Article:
For the second time in a session that is only weeks old, Indiana House Democrats refused to show up for work on Tuesday, effectively delaying the passage of right-to-work legislation. The first delay was a three-day boycott that finished with Democrats coming back to the table to continue other legislative business. House Republicans expected to have a vote on the contentious right to-work bill after Democrat leader B. Patrick Bauer (known for vainly sporting a toupee) made public and private promises that his caucus would show up and participate in the legislative process.
But while Bauer and his fellow Democrats have been throwing temper tantrums and obstructing legislative business, other opponents of right-to-work legislation have been busy producing and distributing studies that purport to show how the reform would hurt Indiana’s economy. The several studies and reports reach a variety of conclusions. Some say that right-to-work would undermine private sector pension plans and others say that the reform will not have any meaningful impact on drawing job creators – especially those in the manufacturing sector – to the state. South Carolina’s success in attracting a new Boeing plant seems to go unmentioned.
Leading the way among those providing intellectual firepower and talking points for pro-union right to-work opponents is the Economic Policy Institute. EPI, a D.C. based think-tank that specializes in state-based research, has released a steady stream of information and research allegedly debunking the benefits of the reform and calling on Indiana policymakers to bend to union demands by killing the legislation.
EPI has been successful in influencing the debate in Indiana. Their work has been mentioned in news reports.
But make no mistake – there is an agenda behind the research produced by EPI. That agenda is George Soros and another far-left Chicago-based group, The Joyce Foundation.
According to IRS filings (summarized by a third-party here), the Economic Policy Institute received over $6.4 million in funding from the Open Society Institute between 2005 and 2009, the latest year for which documents are available. The Open Society Institute is the organization liberal billionaire George Soros founded to manage his investment in hyper-liberal infrastructure. The amount they gave to EPI makes EPI the 11th largest recipient of Soros money over that time period.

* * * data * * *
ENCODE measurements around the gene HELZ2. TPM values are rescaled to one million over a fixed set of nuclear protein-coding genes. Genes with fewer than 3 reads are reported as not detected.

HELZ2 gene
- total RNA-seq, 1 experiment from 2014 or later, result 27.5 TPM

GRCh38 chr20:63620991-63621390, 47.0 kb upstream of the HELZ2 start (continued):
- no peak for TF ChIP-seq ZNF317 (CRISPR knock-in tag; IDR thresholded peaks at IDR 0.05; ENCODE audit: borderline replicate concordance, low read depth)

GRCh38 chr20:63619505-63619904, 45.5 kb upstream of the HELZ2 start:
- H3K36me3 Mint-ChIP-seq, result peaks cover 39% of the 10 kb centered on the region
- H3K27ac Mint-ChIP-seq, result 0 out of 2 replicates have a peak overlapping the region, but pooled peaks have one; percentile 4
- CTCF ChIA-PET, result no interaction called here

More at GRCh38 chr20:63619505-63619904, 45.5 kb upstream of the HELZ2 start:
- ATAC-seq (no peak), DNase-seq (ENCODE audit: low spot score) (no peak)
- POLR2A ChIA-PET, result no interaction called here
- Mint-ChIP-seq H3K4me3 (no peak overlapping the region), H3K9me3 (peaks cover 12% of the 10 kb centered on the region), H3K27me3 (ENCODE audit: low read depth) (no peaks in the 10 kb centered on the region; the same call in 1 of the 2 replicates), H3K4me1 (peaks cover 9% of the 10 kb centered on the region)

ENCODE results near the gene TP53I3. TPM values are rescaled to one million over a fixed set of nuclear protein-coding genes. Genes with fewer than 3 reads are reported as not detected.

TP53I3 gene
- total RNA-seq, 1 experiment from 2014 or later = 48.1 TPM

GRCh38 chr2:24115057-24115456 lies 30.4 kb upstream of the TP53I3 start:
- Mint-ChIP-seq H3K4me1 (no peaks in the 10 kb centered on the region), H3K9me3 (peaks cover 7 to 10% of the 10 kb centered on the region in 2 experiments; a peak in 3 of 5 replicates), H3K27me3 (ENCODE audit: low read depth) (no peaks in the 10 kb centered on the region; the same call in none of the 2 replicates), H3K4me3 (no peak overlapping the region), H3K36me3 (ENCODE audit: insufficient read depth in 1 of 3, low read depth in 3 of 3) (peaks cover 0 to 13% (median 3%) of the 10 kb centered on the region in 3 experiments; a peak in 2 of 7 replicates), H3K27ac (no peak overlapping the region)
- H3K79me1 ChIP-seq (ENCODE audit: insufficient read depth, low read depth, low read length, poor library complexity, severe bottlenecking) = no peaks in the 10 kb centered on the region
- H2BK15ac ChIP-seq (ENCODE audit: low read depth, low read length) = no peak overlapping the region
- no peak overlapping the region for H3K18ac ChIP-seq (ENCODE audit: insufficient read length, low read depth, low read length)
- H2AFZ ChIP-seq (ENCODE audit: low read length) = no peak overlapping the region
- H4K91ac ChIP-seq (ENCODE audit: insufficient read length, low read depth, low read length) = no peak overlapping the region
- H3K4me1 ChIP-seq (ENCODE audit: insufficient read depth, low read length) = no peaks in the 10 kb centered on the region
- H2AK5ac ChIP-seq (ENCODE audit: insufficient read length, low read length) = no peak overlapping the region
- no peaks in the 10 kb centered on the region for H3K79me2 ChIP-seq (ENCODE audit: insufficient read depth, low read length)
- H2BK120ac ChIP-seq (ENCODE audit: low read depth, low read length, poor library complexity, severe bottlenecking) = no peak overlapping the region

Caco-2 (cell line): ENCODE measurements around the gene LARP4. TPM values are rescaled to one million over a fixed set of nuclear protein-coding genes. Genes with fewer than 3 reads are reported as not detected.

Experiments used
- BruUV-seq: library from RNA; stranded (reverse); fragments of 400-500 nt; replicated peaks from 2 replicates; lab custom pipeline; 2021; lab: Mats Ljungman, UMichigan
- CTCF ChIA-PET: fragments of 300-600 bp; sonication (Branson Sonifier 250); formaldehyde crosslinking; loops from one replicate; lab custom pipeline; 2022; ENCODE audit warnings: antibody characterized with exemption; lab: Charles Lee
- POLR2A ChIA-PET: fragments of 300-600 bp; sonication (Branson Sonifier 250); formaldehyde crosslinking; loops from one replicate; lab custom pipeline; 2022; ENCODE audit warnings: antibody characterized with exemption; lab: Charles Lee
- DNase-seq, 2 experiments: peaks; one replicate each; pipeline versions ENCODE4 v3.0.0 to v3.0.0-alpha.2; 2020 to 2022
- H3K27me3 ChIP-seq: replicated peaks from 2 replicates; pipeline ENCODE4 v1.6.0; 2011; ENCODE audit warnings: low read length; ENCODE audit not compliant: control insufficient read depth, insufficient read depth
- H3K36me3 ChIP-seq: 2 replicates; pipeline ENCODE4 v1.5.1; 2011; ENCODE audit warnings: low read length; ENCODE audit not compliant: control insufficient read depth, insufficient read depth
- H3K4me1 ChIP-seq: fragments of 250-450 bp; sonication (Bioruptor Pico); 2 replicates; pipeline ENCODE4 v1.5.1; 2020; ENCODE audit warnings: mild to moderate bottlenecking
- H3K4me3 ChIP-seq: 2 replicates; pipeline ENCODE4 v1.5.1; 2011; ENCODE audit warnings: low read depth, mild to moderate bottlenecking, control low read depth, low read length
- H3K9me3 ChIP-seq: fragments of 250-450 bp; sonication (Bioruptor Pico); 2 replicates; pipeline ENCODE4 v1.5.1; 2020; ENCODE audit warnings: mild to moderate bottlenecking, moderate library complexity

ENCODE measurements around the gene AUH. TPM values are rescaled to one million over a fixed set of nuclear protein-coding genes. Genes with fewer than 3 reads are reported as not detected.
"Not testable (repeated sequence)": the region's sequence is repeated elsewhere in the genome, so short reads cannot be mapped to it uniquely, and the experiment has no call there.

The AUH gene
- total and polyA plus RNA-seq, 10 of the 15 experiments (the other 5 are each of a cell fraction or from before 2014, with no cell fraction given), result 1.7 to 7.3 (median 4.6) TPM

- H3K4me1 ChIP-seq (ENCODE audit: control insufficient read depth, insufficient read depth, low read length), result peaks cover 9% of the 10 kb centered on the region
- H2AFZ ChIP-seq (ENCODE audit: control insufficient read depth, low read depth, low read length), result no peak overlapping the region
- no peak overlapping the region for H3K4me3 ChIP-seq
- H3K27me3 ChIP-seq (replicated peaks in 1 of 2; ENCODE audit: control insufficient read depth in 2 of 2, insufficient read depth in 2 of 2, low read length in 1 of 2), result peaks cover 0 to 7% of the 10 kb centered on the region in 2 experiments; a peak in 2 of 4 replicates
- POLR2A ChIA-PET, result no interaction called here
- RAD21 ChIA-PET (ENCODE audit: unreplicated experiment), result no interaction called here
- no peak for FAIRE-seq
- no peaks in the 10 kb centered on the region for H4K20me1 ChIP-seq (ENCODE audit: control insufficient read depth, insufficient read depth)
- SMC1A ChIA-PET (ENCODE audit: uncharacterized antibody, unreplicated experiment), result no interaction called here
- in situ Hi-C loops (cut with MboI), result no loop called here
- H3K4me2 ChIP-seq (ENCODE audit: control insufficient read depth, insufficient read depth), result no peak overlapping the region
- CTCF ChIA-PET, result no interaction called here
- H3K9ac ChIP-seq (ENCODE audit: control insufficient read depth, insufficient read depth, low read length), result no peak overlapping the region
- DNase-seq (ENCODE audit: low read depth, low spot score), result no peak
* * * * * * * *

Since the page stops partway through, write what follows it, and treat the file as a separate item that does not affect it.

Apparently, when George Soros wants to buy-off some research to promote his liberal ideas at the state level, he turns to the Economic Policy Institute.
Also supporting EPI is The Joyce Foundation, a liberal group in Chicago that works to promote progressive policy in the Midwest. The foundation has funneled $368,000 into EPI over the past few years.
Rarely do unions act in a purely grassroots fashion. On the contrary, unions are (unfortunately for their members) a critical part of a liberal infrastructure that seeks to insure the dominance of liberal ideas and big government. Indiana’s present battle over right-to-work legislation is not isolated to a discussion between Democrats and Republicans about what is best for the future of the state. Heavily funded special interest groups from far beyond Indiana are at work in this fight to make sure that an important part of their political machine does not fall apart ahead of the 2012 presidential election.
This report by Brian Sikma, originally appeared on Hoosier Access.